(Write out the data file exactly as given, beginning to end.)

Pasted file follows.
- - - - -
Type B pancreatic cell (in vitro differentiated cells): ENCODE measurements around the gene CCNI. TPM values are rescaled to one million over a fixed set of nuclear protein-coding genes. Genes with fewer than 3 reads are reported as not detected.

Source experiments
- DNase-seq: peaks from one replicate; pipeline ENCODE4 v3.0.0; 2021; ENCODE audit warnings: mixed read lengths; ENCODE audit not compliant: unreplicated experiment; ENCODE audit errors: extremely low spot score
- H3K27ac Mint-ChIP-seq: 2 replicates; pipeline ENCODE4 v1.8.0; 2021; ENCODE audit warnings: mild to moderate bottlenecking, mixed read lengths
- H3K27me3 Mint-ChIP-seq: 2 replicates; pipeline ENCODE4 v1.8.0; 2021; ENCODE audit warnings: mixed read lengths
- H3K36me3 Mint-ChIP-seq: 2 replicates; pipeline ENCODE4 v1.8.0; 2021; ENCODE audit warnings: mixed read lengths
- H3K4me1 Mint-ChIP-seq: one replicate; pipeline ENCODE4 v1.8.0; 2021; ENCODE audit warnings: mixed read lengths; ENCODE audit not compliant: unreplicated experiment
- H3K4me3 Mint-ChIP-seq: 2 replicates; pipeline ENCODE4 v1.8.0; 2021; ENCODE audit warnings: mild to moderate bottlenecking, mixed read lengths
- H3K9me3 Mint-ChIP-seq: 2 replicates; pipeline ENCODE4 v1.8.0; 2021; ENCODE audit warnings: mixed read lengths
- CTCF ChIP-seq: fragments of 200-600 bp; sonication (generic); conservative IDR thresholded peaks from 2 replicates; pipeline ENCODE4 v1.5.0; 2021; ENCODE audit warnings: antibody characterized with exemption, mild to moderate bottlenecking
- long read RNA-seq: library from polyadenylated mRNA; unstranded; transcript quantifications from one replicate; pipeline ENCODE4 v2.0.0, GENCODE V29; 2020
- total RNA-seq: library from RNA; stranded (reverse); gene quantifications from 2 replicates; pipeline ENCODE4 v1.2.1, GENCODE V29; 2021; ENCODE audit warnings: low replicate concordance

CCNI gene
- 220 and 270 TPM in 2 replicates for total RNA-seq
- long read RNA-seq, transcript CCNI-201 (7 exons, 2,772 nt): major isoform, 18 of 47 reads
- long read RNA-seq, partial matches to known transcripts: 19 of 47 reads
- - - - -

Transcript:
Type B pancreatic cell (in vitro differentiated cells): ENCODE measurements around the gene CCNI. TPM values are rescaled to one million over a fixed set of nuclear protein-coding genes. Genes with fewer than 3 reads are reported as not detected.

Source experiments
- DNase-seq: peaks from one replicate; pipeline ENCODE4 v3.0.0; 2021; ENCODE audit warnings: mixed read lengths; ENCODE audit not compliant: unreplicated experiment; ENCODE audit errors: extremely low spot score
- H3K27ac Mint-ChIP-seq: 2 replicates; pipeline ENCODE4 v1.8.0; 2021; ENCODE audit warnings: mild to moderate bottlenecking, mixed read lengths
- H3K27me3 Mint-ChIP-seq: 2 replicates; pipeline ENCODE4 v1.8.0; 2021; ENCODE audit warnings: mixed read lengths
- H3K36me3 Mint-ChIP-seq: 2 replicates; pipeline ENCODE4 v1.8.0; 2021; ENCODE audit warnings: mixed read lengths
- H3K4me1 Mint-ChIP-seq: one replicate; pipeline ENCODE4 v1.8.0; 2021; ENCODE audit warnings: mixed read lengths; ENCODE audit not compliant: unreplicated experiment
- H3K4me3 Mint-ChIP-seq: 2 replicates; pipeline ENCODE4 v1.8.0; 2021; ENCODE audit warnings: mild to moderate bottlenecking, mixed read lengths
- H3K9me3 Mint-ChIP-seq: 2 replicates; pipeline ENCODE4 v1.8.0; 2021; ENCODE audit warnings: mixed read lengths
- CTCF ChIP-seq: fragments of 200-600 bp; sonication (generic); conservative IDR thresholded peaks from 2 replicates; pipeline ENCODE4 v1.5.0; 2021; ENCODE audit warnings: antibody characterized with exemption, mild to moderate bottlenecking
- long read RNA-seq: library from polyadenylated mRNA; unstranded; transcript quantifications from one replicate; pipeline ENCODE4 v2.0.0, GENCODE V29; 2020
- total RNA-seq: library from RNA; stranded (reverse); gene quantifications from 2 replicates; pipeline ENCODE4 v1.2.1, GENCODE V29; 2021; ENCODE audit warnings: low replicate concordance

CCNI gene
- 220 and 270 TPM in 2 replicates for total RNA-seq
- long read RNA-seq, transcript CCNI-201 (7 exons, 2,772 nt): major isoform, 18 of 47 reads
- long read RNA-seq, partial matches to known transcripts: 19 of 47 reads